With the effects of climate change continuing to plague the country through the recent drought, the Ministry’s Permanent Secretary (PS) Ali Mohamed said sourcing for more environmental funding is necessary to mitigate further negative impact on the economy.
“We are likely to lose up to three percent of our growth because of climate variability and that requires substantial financing to bridge that gap. Climate financing has been a very contentious matter in the global scene. It is one of the things that continues to sustain mistrust between developed and developing countries,” he said.
Despite several financial mechanisms in place to support climate related interventions, the PS, who was addressing a climate change finance forum on Wednesday, said Africa still experiences low access to these funds.
Transparency has been a major issue on the part of the donors, he further argued, with most financing determined at a global level; leaving recipients blind to the pertinent parts of the funding process.
“There are a number of conditionalities set by funding agencies because they probably don’t have that fund in the first place and want to buy time. By the time you meet those conditionalities a year or two has already gone by,” he said.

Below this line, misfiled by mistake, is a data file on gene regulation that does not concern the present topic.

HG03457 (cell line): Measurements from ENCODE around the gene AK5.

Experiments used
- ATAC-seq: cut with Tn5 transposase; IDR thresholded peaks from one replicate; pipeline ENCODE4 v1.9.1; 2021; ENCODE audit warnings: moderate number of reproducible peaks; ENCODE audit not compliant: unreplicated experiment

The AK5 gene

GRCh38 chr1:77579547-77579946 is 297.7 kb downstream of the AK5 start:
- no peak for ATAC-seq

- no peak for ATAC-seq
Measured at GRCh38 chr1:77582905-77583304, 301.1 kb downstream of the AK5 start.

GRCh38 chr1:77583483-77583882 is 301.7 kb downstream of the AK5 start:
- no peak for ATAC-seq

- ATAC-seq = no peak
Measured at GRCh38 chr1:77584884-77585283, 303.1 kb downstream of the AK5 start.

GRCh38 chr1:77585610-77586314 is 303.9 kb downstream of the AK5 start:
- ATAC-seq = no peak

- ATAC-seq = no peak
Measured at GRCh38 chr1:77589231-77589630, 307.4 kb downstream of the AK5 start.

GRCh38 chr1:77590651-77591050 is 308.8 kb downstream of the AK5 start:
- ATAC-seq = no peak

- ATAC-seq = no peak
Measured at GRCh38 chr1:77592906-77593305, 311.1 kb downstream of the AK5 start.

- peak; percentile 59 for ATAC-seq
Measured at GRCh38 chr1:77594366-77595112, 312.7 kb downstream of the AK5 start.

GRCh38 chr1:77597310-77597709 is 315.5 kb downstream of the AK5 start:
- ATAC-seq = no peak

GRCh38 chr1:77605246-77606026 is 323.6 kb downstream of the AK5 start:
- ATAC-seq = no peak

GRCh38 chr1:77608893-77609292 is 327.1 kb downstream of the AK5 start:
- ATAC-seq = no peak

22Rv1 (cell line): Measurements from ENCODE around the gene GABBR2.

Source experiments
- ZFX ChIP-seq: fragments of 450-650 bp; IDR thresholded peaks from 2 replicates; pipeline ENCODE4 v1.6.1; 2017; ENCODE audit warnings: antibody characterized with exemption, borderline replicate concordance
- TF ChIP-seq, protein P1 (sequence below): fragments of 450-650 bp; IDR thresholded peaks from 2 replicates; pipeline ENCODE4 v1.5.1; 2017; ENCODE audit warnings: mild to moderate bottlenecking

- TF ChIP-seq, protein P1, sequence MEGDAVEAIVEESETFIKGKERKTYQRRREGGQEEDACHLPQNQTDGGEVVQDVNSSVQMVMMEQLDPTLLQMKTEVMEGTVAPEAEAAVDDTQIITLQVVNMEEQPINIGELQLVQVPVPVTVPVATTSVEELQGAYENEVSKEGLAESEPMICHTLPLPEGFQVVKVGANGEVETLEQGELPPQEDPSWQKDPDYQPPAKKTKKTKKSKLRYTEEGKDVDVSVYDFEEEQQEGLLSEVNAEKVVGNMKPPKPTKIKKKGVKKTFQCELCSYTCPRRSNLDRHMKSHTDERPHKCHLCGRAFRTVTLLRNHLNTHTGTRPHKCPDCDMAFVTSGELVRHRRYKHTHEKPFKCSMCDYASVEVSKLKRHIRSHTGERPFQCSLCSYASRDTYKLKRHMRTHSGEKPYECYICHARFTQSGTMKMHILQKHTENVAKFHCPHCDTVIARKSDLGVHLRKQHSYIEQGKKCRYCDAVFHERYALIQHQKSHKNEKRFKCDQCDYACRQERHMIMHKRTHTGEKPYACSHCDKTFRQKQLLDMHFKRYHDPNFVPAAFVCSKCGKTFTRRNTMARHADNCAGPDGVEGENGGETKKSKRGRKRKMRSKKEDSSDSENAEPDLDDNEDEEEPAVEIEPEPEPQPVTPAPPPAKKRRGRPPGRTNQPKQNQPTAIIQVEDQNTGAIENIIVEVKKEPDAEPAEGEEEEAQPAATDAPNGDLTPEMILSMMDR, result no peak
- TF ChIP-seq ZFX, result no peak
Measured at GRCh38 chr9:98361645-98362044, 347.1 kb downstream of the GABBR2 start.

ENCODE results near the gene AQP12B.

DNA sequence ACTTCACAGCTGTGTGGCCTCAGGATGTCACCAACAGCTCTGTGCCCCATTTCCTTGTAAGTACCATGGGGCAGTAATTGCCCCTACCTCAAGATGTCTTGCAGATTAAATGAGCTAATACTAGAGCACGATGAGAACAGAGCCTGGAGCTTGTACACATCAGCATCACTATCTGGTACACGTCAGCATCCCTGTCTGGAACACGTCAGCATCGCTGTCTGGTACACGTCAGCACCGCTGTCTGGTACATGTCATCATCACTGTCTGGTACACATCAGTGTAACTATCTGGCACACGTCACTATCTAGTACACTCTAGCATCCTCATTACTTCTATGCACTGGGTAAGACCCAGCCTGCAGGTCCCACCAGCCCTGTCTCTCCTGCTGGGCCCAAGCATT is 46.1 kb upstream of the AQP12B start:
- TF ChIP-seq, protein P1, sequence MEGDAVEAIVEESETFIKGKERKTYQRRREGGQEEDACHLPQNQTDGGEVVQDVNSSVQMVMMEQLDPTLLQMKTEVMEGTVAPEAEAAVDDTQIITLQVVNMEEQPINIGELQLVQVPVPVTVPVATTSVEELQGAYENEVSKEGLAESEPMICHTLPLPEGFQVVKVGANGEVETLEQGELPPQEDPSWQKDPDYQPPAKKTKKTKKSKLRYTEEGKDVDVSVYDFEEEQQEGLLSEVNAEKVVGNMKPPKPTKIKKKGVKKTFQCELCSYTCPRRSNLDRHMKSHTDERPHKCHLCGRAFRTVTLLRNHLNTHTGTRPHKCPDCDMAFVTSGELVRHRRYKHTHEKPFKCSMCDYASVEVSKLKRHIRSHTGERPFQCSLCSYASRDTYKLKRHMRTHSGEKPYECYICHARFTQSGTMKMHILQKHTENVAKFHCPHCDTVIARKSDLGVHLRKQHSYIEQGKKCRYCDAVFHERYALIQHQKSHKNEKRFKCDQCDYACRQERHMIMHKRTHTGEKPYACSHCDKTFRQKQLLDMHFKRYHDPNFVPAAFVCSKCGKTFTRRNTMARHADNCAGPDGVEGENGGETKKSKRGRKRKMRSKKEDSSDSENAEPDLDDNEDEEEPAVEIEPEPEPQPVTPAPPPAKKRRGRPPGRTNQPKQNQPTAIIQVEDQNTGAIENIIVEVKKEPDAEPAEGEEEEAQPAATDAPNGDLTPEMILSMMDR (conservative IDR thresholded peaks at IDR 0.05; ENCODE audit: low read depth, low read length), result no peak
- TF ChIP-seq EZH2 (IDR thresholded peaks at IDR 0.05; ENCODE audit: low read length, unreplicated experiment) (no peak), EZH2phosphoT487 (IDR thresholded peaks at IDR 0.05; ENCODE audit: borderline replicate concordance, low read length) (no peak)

However, beyond mobilising funding, African Development Bank Kenya Resident Representative Jeremiah Mutonga, said simplifying existing climate funds will help to improve access to financing.
“There are a number of funds with different criteria and that increases transaction costs. With regard to that on the government and partner side it makes it a bit more challenging to plan your budget cycles and to integrate the expected funding into your budget,” he explained.
According to the IPCC report of 2007, Africa is expected to experience approximately one and a half times as much warming as the global average with devastating impact on agriculture.
From the domestic end the government has made efforts to boost its environmental portfolio with plans to increase Kenya’s forest cover, reduce emissions and promote water harvesting.
“Vision 2030 says 7.6 billion trees need to be grown by 2030. Our target is to achieve doubling of our energy generation by 2017 from the current capacity of 1190 megawatts to 3000 megawatts, to minimise reliance on thermal generation which is affecting climate change,” PS Mohamed highlighted.
This year alone the Kenyan government borrowed $1.3 billion, from development partners, to improve production and transmission in the energy sector.
The three-day Climate Change Finance and Development Effectiveness in Africa forum will tackle issues surrounding Africa’s vulnerability to climate change, links between climate change and development and access to climate change financing among others.